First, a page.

“That doesn’t mean that we wouldn’t consider for example Ricardo [supplier of the Valkyrie gearbox], who were at the meeting, or Ilmor, who were at the meeting.
“We were all listening. We’ve talked about what might be with various parties, but we haven’t decided.
“Hopefully it will be clearer in September, and that will allow us to make a proper decision.”
Palmer maintained that sponsorship is never enough and Aston wants to get involved with more than just a logo.
“I’ve never been a fan of just simple sponsorship. I always try to get some degree of authenticity, and the more authenticity the better really,” he said.
Cosworth’s last competed in F1 with Marussia in 2013 and CEO Hal Reisiger told Autosport that the company is optimistic regarding a return.
“We think we are well suited to come back into F1 if the engine regulations should change, and the compelling change has to be with the heat energy recovery [from the turbo] because that is the most expensive and time-consuming element,” he said.
“If F1 wants a new engine supplier for 2021 there will have to be some changes on that front.
“We would typically start in 2018 [for a 2021 comeback]. I know there is some discussion about moving it ahead by a year, and that would mean working really soon.”
The Formula E option
Aston’s sportscar operations are, of course, cheaper and more representative of its work on road cars than F1 could be. At the 2017 Le Mans 24 Hours, its V8 Vantage GTE team took a class victory on the final lap.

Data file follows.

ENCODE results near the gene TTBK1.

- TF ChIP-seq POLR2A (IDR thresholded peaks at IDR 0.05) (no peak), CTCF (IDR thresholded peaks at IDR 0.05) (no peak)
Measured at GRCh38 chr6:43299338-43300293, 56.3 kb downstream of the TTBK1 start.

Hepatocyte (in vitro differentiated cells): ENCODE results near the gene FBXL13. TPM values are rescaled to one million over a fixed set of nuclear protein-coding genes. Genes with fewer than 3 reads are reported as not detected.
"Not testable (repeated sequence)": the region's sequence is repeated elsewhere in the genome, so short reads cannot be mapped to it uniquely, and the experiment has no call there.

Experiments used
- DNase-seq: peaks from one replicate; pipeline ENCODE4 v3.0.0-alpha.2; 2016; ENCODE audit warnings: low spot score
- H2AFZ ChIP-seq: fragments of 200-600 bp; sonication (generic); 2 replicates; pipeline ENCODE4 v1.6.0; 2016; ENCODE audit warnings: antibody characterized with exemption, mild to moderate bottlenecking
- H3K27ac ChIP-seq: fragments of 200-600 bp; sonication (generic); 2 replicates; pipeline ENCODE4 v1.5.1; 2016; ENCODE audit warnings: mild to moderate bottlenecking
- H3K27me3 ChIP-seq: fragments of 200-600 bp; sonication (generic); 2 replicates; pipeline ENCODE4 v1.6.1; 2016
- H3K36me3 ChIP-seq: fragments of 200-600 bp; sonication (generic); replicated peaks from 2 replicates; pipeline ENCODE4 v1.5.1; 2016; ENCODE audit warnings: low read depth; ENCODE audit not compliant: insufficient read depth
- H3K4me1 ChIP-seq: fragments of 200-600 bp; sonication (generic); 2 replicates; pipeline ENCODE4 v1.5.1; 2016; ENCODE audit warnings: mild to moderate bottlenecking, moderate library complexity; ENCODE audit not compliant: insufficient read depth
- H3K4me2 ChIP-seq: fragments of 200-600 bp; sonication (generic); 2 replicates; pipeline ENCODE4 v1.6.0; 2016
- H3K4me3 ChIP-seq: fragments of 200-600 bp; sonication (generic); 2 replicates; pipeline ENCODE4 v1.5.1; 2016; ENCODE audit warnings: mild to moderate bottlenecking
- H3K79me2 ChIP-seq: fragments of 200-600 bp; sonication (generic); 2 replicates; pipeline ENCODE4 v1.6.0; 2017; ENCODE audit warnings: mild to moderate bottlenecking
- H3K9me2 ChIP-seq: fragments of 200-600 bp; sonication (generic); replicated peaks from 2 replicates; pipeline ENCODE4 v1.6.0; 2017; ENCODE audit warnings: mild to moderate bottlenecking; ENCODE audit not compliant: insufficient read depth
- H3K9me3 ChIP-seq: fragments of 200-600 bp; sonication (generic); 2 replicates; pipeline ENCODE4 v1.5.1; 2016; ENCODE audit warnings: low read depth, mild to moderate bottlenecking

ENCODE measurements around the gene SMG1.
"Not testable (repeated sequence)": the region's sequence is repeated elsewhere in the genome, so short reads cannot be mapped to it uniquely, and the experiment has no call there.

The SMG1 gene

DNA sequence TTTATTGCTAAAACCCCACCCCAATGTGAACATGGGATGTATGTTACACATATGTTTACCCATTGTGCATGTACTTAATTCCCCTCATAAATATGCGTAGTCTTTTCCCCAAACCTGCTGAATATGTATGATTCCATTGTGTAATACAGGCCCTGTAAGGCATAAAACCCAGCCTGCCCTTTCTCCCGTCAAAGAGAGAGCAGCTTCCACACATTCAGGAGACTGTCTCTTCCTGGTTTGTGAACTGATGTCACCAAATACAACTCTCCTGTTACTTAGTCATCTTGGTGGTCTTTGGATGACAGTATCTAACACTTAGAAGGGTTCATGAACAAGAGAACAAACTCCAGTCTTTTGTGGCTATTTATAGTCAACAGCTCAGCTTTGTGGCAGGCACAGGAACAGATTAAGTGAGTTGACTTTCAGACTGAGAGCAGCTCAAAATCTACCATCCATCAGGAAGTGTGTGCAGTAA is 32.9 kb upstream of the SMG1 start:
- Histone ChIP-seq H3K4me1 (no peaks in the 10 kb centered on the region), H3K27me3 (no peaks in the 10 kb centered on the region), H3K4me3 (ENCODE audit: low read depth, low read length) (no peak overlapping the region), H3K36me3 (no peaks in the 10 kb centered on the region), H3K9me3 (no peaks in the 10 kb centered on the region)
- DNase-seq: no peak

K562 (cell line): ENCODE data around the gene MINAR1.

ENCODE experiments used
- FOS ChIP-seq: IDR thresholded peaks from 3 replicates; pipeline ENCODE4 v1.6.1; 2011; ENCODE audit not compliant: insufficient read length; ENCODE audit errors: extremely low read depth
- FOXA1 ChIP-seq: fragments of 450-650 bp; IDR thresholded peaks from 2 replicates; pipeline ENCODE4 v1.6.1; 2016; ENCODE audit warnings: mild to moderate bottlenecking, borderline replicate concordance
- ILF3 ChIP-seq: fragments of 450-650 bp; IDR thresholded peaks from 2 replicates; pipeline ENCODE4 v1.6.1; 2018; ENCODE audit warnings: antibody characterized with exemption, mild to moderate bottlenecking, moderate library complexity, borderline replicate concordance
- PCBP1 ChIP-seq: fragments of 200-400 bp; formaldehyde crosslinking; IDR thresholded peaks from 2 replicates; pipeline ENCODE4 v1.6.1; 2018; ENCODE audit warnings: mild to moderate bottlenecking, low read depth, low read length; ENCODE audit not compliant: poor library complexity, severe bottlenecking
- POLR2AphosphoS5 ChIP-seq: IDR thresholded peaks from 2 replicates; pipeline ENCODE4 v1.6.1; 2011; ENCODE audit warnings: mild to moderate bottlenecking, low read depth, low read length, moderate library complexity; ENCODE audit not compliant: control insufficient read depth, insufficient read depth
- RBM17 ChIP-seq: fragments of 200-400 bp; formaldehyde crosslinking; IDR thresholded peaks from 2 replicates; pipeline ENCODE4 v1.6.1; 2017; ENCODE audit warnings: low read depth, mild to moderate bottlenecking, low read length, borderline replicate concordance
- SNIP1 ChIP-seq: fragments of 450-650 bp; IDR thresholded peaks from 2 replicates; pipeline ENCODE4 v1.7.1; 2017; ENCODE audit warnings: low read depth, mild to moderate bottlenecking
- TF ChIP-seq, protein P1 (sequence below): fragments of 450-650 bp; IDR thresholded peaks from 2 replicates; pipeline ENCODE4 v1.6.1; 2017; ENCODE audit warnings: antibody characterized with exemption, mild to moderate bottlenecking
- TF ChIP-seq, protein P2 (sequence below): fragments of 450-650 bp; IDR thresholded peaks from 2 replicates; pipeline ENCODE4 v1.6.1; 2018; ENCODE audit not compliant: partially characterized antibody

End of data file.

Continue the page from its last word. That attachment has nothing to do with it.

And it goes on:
There was an attempt to produce a prototype car but the Aston Martin AMR-One never took part in endurance racing and the manufacturer focused on its GT operation instead.
But, with electrification looming for the car industry, carmakers are shifting to motorsports which will aid their road-car operations. Notably, Mercedes announced that it will quit the DTM in 2018 with a shift to Formula E, leaving Audi and BMW to evaluate their own futures in the German touring car series.
If Aston Martin is to protect and grow its valuable brand, F1 could well help those attempts but costs are still a huge issue with 2016 season budgets ranging from around £80m to £330m for the most wealthy team (Ferrari), according to various sources.
FE, on the other hand, caps its budgets at around £2.5 million, and its focus on pure electrification is a very attractive one for manufacturers. Williams Advanced Engineering already makes batteries for the 42 electric cars competing in FE, having used its KERS expertise from F1 and transferred the knowledge into FE.
Moreover, WAE’s electrics have been used in Aston’s all-electric RapidE concept car which is poised to enter production from 2019.
“This project with Aston Martin will draw on the extensive battery and EV experience we have accumulated and we are extremely pleased to be supporting this prestigious British company with their future electrification strategy,” said WAE Technical Director, Paul McNamara, in June.
Aston does indeed have its sights set on zero-emission performance vehicles, and F1’s cost of entry is verging on prohibitive for the marque. Indeed, FE might be the route Aston Martin takes if that ‘big if’ of F1 entry and season costs remains.